Sunday, August 10, 2014

2015 Ikea Catalog: Interesting Finds

That time of the year again. I'm not sure exactly when the catalogue came out because I haven't been paying attention lately, but I found it on the United States website today. Anyway, it's here now, I took a look and here are my highlights from the online version of the catalog.

Note: All references to the Ikea website mean the United States website.

Cover and other Videos
Yes, the cover made the highlight reel. Clicking on the "play" symbol ran through a ~30 second video showing the room on the cover. It was a woman just going through her day from when she woke up to when she went back to sleep. Looked like it was a condominium or apartment. Place appeared to be decked out with Ikea products. Other similar videos were littered throughout the pages.

PS 2014 Hat and Coat Stand (US$ 34.99, Page 26)
Found it on the website, the product page said the post was made of solid birch and clear acrylic lacquer. Height was listed at 180 cm or 70 7/8", close to 6'. What drew me to it was its simplicity and wood construction. The model I saw had a light birch color, no elaborate designs or patterns, just a few cylinders of various lengths stuck to a base. I found a green version for $5 less on the website too -- not my cup of tea.

Speaking of, the only place I find hat and coat racks are usually in offices now. Corporate offices with fluorescent lighting, cubicles, and heavy duty office furniture. Racks found are usually made of steel, fiberboard, and plastic. Not that I haven't seen any wood racks before, they show up every once in a while. Unfortunately, the ones I usually see are old, waxed, and with years of dirt stuck to them.

NAPEN Clothes Stand with Cover (US$ 19.99, Page 60)
This was the first real surprise I found. It looked like a mannequin -- these things can come in handy. Yes and no. On the website, it was listed as a "clothes stand with cover" with the stand and cover for sale separately. The stand was just a metal pole with two flat wings sticking out top -- whole thing looked like a pickaxe on a stand. My impression was that the torso shaped covers (two sizes were available) fit over the pole to resemble mannequin. The big catch was that the product was found in the children's section and the body sizes were, thus, very small. One potentially important detail was that the website said the covers were 100% polyester. Hope they make an adult version at some point, but it may be asking for too much due to all the different torso sizes that would have to be made available.

HURDAL Wardrobe (US$ 499.00, Page 74)
Reminded me of the FJELL wardrobe but slightly cleaner and less rustic -- and $50 cheaper. The product page said the "Main parts" were made of solid pine. Looked like this one had a sliding drawer at the bottom of the wardrobe unlike the FJELL, which only had two main outer doors. The listed height was 198 cm, which was shorter than the 208 cm noted for the FJELL. Also unlike the FJELL, a peek inside showed that there was only one clothes rail in the HURDAL while the FJELL had an upper and lower rail. Again, love the wood construction and simplicity. Price was on the higher side, but the solid wood seemed worth it.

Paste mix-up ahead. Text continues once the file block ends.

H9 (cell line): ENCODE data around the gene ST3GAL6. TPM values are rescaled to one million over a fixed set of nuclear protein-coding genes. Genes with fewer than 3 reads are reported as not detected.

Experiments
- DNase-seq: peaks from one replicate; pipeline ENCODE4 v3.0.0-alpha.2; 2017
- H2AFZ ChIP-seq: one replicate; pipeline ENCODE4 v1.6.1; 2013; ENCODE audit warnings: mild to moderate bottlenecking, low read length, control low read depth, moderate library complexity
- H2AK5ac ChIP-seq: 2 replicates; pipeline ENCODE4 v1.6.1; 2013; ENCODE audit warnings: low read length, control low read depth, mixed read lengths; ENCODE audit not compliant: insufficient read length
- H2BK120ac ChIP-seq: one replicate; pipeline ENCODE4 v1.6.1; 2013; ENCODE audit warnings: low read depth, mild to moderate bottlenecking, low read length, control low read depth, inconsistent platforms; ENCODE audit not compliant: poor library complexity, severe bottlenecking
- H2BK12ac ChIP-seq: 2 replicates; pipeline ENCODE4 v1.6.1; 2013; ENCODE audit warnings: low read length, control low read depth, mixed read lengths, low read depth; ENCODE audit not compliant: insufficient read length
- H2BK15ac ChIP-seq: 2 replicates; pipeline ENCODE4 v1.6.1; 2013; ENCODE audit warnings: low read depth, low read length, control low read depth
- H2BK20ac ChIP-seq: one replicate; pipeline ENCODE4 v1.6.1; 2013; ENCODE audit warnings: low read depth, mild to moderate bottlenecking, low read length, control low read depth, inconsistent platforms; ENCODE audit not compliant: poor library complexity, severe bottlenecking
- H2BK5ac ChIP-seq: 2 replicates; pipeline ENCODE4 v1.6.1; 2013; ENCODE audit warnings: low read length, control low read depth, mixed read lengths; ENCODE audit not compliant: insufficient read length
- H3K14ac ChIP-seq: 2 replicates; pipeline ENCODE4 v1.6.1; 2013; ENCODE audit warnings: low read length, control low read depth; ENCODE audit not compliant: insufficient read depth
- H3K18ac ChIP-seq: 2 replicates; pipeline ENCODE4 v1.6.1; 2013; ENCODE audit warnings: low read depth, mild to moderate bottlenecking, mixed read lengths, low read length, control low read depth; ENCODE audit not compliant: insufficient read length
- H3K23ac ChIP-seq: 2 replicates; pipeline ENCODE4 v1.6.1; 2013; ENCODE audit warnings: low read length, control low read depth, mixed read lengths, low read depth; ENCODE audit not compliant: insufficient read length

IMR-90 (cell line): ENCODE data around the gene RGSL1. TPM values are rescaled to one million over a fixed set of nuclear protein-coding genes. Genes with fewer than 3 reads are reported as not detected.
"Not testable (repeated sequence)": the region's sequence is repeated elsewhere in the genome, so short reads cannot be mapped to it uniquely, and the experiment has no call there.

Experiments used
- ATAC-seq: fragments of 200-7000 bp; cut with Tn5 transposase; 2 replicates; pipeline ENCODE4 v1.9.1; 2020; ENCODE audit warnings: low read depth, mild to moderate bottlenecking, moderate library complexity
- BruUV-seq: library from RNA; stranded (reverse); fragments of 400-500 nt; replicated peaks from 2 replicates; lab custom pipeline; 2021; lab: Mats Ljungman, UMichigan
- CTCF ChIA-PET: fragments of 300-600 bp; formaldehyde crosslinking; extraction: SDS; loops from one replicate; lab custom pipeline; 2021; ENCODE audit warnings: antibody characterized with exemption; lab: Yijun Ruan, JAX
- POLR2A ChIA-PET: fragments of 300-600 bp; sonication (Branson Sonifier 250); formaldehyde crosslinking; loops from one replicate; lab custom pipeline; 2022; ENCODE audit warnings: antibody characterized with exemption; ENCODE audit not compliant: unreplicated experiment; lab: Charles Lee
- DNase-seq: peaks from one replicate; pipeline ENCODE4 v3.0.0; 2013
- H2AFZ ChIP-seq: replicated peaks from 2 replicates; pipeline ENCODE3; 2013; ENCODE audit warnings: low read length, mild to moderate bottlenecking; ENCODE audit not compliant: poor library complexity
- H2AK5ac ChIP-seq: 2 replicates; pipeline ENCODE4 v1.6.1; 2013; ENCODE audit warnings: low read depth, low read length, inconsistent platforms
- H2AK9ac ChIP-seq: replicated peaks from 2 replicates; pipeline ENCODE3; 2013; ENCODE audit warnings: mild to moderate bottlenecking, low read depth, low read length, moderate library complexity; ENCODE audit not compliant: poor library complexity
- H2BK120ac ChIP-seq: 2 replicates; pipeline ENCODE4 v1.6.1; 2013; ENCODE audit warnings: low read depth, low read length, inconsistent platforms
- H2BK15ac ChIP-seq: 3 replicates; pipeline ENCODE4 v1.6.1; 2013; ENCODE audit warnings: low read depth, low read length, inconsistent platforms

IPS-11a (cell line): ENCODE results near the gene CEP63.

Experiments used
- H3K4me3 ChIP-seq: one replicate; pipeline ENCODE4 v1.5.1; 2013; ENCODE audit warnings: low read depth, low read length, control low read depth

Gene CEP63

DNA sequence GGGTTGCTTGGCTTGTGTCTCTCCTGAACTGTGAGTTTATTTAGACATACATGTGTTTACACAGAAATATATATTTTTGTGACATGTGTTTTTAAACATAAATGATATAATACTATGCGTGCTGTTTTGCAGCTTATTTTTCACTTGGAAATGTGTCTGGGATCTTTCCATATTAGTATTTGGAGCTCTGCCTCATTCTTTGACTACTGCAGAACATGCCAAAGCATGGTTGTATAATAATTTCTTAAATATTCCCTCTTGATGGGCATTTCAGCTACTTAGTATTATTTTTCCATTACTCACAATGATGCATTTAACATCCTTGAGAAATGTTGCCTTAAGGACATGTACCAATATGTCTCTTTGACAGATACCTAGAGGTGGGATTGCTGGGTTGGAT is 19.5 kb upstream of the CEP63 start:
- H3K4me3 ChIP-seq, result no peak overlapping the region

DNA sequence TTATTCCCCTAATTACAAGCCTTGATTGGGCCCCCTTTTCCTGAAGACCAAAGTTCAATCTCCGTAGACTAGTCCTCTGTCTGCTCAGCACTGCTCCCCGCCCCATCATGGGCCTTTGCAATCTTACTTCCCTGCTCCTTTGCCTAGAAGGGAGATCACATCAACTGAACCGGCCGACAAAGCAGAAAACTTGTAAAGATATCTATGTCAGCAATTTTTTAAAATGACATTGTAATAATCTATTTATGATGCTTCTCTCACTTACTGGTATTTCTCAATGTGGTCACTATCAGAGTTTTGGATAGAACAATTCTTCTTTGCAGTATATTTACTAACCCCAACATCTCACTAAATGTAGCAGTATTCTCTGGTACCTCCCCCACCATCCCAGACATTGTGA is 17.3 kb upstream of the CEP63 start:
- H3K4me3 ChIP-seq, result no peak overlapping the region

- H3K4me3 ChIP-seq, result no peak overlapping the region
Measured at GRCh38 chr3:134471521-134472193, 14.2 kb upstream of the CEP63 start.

LOCKSTA Easy Chair (US$ 49.99, Page 104)
Found this one in green, blue, and orange. Looked like a steel version of the iconic POANG chair. I wanted to call it a cheaper POANG chair, but the PELLO already took that crown. This LOCKSTA was priced the same as the PELLO at $49.99, so it was half the cost of the cheapest POANG chair I could find at $99.99. The "Total composition" was listed as 100% polypropylene, which I assumed to be the fabric backing. I didn't find this to be a very aesthetically pleasing chair, and the price wasn't that great either. The main appeal seemed to be the "not wood" colors or textures.

PS 2014 Pendant lamp (US$ 69.99, Page 128)
Strange, beautiful, and very interesting at the same time. This lamp caught my eye when it was featured on the first few pages of the catalog, but it won me over when I saw it again about a hundred pages later. The manual suggested that it was a hardwired lamp, so no plugs involved. What made this unique was that it was a lamp with an adjustable shade. If I understood the description correctly, the plastic lamp shade or shell could be opened and closed using a drawstring. Fully closed, it resembled a perfect sphere, but when opened, it would open up like a jigsaw puzzle. This was supposed to allow for adjustment of light levels.

And I kind of skimmed through the rest. However, a lot of the new products appear to have been released throughout the past year. I probably covered a few of them in my other "interesting find" posts.

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